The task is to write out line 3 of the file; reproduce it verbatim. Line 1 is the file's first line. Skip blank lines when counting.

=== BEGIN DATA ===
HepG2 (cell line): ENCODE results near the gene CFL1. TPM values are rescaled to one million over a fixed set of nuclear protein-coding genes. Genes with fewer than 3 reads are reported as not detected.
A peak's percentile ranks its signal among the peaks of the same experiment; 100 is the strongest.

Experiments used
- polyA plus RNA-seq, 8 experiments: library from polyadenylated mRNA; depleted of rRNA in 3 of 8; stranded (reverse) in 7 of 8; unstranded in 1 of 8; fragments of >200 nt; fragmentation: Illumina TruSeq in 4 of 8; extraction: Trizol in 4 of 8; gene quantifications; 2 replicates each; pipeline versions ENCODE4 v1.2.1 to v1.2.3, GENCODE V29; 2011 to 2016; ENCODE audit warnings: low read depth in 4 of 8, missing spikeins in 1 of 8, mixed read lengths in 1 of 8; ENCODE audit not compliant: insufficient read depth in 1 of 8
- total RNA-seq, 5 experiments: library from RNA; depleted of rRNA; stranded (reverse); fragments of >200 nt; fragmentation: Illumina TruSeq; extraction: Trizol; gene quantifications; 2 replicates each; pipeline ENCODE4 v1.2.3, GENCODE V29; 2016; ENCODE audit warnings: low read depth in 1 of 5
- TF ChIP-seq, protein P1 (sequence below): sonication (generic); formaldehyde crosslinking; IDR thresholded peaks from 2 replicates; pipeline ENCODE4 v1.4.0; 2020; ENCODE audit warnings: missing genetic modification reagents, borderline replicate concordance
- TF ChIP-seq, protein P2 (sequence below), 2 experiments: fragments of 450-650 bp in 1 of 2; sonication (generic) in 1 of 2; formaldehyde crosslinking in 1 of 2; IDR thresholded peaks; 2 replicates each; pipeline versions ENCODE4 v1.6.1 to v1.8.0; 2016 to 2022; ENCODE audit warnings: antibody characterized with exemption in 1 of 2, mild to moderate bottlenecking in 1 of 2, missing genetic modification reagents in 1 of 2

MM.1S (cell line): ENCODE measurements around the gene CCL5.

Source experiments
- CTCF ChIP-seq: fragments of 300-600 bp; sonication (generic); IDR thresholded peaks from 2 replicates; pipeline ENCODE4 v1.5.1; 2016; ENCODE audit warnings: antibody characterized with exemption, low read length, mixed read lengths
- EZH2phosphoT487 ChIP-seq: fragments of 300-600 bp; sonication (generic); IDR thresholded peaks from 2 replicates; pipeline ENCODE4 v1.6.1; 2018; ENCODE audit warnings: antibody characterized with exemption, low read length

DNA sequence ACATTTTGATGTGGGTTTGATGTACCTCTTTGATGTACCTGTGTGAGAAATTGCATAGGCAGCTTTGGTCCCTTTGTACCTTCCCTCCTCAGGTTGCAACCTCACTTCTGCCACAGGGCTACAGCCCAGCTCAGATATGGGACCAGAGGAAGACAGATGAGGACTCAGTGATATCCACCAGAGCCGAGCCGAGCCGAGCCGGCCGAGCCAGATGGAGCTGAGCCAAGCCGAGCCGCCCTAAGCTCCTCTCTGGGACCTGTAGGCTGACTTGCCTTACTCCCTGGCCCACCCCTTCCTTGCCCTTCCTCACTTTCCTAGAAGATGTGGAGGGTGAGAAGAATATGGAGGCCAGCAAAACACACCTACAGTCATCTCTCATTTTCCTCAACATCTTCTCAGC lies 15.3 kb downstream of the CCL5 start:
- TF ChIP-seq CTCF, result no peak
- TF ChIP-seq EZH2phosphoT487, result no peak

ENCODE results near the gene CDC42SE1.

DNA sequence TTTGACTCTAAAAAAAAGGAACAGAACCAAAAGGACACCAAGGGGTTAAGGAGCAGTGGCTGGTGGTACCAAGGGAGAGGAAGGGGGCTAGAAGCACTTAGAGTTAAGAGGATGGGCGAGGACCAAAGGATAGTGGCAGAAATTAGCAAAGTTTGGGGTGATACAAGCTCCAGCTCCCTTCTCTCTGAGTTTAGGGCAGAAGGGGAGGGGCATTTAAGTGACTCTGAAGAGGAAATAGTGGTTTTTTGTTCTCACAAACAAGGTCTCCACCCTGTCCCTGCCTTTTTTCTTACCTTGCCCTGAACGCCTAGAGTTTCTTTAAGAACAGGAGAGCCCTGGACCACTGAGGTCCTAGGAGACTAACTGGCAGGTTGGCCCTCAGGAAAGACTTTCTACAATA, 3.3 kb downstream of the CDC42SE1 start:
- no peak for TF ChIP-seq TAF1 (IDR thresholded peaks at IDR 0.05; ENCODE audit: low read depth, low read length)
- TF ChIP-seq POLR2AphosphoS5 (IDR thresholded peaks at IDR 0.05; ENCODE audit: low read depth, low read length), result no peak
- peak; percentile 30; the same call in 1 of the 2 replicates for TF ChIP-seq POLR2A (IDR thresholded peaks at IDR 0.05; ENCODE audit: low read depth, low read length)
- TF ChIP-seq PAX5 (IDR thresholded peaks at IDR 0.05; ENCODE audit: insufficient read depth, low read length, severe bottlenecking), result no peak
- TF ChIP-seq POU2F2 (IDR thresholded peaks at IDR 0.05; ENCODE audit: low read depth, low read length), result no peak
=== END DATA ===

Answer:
Experiments used